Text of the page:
When I started on my journey to zero waste I joined the Facebook group Zero Waste Ireland and it really opened my eyes to the extent of waste we send to landfill in this country. So I audited all of our purchases in an effort to reduce the amount of waste we generate, particularly if it’s not compostable, biodegradable or recyclable.
Having done a bit of research into Zero Waste it seems that the terms means different things to different people. To some it’s primarily about preventing waste from going to landfill or incineration by designing circular life-cycles for products, including recycling. For others this doesn’t go far enough and their goal is to prevent waste in the first place. When you think about it this makes a lot more sense. Even if packaging is compostable, biodegradable or recyclable, it requires a huge amount of material and energy to produce, distribute, collect and dispose of. Not only does this use up precious resources – particularly if the packaging is plastic – it also a waste of human energy, not to mention money!
And swapping to compostable, biodegradable or recyclable isn’t as easy as it first seems. A lot of the packaging that we use in Ireland is not compostable, biodegradable or recyclable. Paper or cardboard with a waxed or plastic finish is not compostable, biodegradable or recyclable. And to be honest recycling in Ireland is such a mess that even if something is marked as recyclable and collected for recycling, it may not actually get recycled because it all depends on whether someone somewhere wants to buy it.
Okay so you want to get in on this zero waste lark, but you’re worried that it’s going to be so expensive and time-consuming! Well it needn’t be. You decide what works for you and what doesn’t and just do that. It’s not an all or nothing situation so just make the changes that suit where you are at here and now.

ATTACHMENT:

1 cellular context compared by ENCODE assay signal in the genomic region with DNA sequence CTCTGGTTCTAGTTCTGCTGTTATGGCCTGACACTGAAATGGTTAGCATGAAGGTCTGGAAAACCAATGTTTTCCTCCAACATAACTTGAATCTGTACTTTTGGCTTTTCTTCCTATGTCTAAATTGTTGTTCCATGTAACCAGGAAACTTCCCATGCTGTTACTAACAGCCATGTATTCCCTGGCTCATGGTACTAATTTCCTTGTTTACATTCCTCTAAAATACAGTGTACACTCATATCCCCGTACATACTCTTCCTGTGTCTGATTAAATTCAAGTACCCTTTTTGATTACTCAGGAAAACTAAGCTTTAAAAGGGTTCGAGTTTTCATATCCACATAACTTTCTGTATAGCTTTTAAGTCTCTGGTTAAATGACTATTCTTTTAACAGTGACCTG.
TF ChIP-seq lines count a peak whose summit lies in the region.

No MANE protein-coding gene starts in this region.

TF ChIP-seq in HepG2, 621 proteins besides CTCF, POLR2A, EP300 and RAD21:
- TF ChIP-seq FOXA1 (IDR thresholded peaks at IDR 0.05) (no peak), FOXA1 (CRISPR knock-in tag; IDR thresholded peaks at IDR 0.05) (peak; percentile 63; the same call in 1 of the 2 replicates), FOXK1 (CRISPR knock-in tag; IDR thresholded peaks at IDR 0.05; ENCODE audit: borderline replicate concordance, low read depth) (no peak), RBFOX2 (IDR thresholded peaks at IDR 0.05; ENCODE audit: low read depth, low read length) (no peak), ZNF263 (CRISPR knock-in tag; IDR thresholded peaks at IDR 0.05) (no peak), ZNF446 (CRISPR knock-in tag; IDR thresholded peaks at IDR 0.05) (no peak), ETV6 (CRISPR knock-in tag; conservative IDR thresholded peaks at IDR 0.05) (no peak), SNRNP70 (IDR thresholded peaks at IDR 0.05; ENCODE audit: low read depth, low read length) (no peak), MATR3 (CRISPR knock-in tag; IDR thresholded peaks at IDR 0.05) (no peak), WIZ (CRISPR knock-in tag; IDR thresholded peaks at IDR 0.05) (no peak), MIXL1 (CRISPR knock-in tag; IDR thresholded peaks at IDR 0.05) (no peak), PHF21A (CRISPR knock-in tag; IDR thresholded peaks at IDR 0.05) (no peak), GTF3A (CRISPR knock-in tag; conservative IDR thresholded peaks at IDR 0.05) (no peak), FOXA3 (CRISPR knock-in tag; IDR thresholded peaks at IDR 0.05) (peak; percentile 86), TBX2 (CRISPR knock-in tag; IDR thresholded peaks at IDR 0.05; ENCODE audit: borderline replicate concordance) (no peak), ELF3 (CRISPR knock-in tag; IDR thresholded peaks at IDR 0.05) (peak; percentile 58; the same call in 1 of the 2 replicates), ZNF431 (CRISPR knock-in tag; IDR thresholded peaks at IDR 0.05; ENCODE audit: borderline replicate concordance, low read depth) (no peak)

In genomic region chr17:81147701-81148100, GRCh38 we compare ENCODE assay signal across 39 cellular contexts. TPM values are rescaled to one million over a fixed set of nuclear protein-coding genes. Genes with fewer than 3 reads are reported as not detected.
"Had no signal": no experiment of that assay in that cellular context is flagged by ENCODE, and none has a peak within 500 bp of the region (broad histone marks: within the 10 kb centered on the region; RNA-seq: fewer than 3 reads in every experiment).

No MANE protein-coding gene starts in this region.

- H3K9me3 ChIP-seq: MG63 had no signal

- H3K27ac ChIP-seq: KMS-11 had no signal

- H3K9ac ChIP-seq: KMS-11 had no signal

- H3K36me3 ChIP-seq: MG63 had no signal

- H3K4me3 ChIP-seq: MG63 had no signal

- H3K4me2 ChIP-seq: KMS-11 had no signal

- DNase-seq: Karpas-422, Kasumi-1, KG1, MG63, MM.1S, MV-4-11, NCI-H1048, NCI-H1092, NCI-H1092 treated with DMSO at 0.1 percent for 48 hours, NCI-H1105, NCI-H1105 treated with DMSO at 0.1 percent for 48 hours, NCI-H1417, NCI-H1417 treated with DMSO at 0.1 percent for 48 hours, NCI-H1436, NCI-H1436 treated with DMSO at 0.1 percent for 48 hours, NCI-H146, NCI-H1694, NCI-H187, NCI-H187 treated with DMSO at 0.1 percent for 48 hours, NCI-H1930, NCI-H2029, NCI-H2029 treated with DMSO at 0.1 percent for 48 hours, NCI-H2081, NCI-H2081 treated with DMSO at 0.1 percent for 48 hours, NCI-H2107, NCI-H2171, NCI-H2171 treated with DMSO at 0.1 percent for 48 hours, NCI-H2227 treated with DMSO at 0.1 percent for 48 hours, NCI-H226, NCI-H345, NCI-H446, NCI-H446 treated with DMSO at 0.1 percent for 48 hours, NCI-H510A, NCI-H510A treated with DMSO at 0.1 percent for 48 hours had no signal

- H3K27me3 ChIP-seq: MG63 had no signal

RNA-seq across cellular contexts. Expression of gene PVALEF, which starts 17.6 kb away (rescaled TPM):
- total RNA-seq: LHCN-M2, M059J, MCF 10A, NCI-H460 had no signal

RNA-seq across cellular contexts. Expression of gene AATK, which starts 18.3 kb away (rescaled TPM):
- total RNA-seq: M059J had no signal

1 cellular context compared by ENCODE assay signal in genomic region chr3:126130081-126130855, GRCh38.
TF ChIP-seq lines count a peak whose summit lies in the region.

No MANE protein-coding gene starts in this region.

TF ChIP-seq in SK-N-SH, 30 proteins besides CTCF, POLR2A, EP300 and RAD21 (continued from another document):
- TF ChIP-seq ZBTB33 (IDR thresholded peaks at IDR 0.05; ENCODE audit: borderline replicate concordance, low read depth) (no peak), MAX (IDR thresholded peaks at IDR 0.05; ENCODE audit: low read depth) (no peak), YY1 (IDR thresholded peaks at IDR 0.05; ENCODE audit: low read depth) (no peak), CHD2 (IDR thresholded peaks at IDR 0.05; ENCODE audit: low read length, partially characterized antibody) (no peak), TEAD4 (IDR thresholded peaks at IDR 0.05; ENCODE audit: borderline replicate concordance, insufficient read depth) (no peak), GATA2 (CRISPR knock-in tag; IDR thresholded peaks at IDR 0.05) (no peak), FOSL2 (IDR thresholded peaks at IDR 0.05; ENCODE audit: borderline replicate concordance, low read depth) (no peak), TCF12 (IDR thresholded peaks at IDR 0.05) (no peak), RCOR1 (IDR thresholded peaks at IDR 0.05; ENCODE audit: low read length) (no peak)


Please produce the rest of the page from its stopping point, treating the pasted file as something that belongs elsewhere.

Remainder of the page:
Here are some painless ways to start your journey towards zero waste living.
- Use a reuseable coffee cup instead of disposal cups. The technology to recycle coffee cups exist but not in Ireland and every take-away coffee cup used in Ireland currently goes to landfill / incineration. Eek!
- Use a reuseable water bottle. I’m perfectly content with tap water but if you’d prefer filtered water invest in a filter on your tap or a filter jug. Brita accept back used filters so you’ll be able to circle that supply line too!
- Bring a reusable bag for ALL shopping trips. People are fantastic at bringing reusable bags to their supermarket but don’t seem to remember them when going to other types of stores. Although compostable or recyclable paper bags require raw materials, energy, money to produce, distribute, collect and recycle. I keep a foldable shopping bag from Reisenthel in my handbag. My one has lasted me over 10 years and when i lost the pouch that it goes into Reisenthel very kindly sent me a replacement in the post. And if you forget your reusable shopping bag and need a paper carry-bag that’s fine, just try to use the one bag for multiple shops and don’t take one from each shop.
- Don’t bother with cling film. Put food in bowls and cover with a plate instead. Quicker and cheaper!
- Buy the best quality products that you can afford to avoid breakages.
- Repair rather than replace – If you can get things repaired where you can. Personally, we’ve had our metal bed frame and our lawnmower repaired by our local hardware store and bought second-hand parts for our vacuum cleaner from the Hoover store in Harold’s Cross.
- Put up a ‘No Junk Mail’ or ‘Addressed Mail Only’ sign on your post box.
- Buy larger sizes of your favourite products. Buying 1kg of something is obviously going to use less packaging than two packets of 500g.
- Aim to buy products that do multiple jobs; you will be amazed at how many things you can use bicarbonate of soda and vinegar for!